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Writing Your Resume: How to Avoid Age Discrimination If You’re Over 45

Getting a job at any age is difficult. But, if you’re forty-five or more, it becomes ten times harder because many young recruiters automatically dismiss older applicants as being ‘over the hill’.

There are some simple ways you can avoid age discrimination and sneak under the radar of young recruiters. When writing your resume, be very aware of anything that might show your age. Following are eight tips to help you get to the interview:

  1. Never write your age or date of birth in your résumé. Many people mistakenly believe a résumé is a legal document – it’s not. It’s a ‘sales document’ that ‘sells’ your skills and experience to a prospective employer.
  2. Use the name by which you are known on your résumé. For example, if you are known as “Kate Green’, write ‘Kate Green’, not ‘Katherine Mary Green’ or ‘Katherine M. Green’ on your résumé . Once again, this is not a formal document like a Birth Certificate where you need to write your full name.
  3. Only list jobs and training you’ve had over the last ten years. Don’t fall for the trap of bragging about your ‘twenty-five years’ experience in sales’. It makes you seem ‘old’ to a young recruiter and may affect your chances of being interviewed.
  4. Keep your résumé succinct and punchy by using short words, short sentences and short paragraphs. Don’t tell the story of your life – no one wants to hear about it. Older people are known to ‘waffle’, so make sure you stick to the point and write concisely.
  5. Include an employment summary of the last ten years, so that the reader can see your history at a glance. Start at your most recent position and work backwards. This helps the reader get to know you quickly.
  6. Use a simple layout in 11 point Arial font (for digital applications) and use bullet points to make it easy for the employer to get information quickly and easily. Avoid using a mixture of fonts and never, never use all caps. It looks as if you are shouting.
  7. ‘Sell’ yourself by stating what you’ve achieved in former positions. This includes: increases in sales, market-share or company profits, cost savings, increases in efficiency, developing new systems and processes, etc. The employer uses your past performance as an indication of your future performance.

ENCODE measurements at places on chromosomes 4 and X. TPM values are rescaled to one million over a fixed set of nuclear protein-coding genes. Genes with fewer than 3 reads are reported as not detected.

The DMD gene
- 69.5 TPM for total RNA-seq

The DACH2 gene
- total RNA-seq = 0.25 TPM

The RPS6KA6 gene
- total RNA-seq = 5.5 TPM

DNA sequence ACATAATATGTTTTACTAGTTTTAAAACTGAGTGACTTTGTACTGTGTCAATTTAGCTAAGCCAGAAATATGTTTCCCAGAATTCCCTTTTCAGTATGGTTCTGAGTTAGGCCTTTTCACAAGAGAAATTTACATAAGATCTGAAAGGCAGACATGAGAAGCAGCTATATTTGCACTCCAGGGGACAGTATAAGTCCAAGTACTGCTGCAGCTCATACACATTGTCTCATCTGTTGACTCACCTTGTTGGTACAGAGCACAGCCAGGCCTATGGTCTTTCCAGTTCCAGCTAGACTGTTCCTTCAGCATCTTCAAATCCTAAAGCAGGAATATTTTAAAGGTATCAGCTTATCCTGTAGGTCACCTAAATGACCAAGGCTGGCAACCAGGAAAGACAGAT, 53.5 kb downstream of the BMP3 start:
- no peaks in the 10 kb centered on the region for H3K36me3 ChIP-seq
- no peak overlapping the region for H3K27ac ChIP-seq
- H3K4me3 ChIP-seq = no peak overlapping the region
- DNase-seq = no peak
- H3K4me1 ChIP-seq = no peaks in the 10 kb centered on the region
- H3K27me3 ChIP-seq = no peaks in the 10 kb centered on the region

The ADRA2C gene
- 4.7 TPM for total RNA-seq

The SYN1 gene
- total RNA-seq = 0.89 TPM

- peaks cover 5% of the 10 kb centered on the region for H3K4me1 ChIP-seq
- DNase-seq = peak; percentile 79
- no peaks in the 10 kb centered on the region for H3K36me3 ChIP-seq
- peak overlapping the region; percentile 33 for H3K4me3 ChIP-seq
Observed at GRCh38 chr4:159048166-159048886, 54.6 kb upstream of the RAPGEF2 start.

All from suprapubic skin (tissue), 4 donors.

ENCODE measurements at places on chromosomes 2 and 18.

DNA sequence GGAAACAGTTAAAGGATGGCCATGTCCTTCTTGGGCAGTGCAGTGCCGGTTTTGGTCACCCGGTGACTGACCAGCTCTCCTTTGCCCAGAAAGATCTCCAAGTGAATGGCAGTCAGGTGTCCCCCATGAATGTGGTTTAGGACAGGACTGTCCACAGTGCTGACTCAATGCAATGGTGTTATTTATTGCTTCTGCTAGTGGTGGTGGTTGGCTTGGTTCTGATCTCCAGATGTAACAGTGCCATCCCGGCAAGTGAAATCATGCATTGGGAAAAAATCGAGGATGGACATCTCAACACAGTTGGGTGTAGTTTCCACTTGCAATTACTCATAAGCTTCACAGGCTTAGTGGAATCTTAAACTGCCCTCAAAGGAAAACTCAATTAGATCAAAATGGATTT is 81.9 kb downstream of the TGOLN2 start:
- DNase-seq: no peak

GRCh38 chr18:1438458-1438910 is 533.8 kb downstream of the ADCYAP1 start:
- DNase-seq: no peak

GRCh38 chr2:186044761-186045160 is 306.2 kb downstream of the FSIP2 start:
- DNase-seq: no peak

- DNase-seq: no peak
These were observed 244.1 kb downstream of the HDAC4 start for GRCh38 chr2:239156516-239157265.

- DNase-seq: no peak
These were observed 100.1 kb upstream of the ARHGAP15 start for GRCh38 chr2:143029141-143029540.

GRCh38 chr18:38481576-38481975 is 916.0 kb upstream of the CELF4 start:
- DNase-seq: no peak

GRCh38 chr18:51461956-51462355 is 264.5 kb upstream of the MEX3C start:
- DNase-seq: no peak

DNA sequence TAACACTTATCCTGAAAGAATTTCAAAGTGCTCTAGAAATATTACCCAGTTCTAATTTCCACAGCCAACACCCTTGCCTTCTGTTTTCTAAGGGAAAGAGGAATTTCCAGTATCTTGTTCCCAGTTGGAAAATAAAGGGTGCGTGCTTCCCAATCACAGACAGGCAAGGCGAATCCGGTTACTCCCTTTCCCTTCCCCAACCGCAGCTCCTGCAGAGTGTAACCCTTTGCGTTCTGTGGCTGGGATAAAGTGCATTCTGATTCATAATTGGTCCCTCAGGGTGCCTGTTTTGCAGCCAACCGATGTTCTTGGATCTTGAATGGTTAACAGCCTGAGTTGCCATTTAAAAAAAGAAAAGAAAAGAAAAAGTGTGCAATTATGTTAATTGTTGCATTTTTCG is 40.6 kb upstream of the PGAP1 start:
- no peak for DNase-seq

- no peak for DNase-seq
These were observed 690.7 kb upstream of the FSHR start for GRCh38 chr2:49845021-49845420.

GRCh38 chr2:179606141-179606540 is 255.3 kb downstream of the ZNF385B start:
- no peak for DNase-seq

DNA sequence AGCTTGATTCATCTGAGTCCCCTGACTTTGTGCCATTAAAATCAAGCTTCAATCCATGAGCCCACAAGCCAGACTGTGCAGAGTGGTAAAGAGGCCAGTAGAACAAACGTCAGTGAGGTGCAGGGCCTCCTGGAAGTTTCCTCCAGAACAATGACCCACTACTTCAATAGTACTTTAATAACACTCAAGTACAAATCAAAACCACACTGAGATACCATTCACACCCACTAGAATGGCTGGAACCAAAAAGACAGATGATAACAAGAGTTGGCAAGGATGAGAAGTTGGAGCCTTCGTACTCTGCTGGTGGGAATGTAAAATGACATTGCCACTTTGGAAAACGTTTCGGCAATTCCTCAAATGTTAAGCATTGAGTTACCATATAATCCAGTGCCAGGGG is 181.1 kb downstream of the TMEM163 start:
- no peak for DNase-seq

8. Choose professional referees (managers, colleagues, suppliers, customers, etc.) who can personally vouch for your work performance and include their mobile numbers and email addresses. Ask their permission to be listed as a referee and keep them in the loop about your application.

Take heart! There are many enlightened organisations that prefer to hire mature aged workers because of their strong work ethic and experience. Remember, you have a great deal to offer the organisation.

Make yourself competitive with younger job applicants by having a positive attitude, keeping your computer skills up-to-date and paying attention to your personal grooming. Good luck!


4 thoughts on “Writing Your Resume: How to Avoid Age Discrimination If You’re Over 45

  1. What should I do if they’re asking for a degree qualification – which I have, but earned in the 90s? Do I just leave out the date? That feels as if I’m hiding something. But if I do put the date, it’s not too hard to work out my age (or how old I must “at least” be!)

    1. Hi Kylie
      If you use a reverse chronological format as I suggest, you do need to state the timelines of when you acquired your qualifications. But, you can add the experience you’ve had since then, stressing your achievements, which are much more relevant than your actual qualifications. ‘Sell’ yourself through what you have achieved in key roles. All the very best with your career change.

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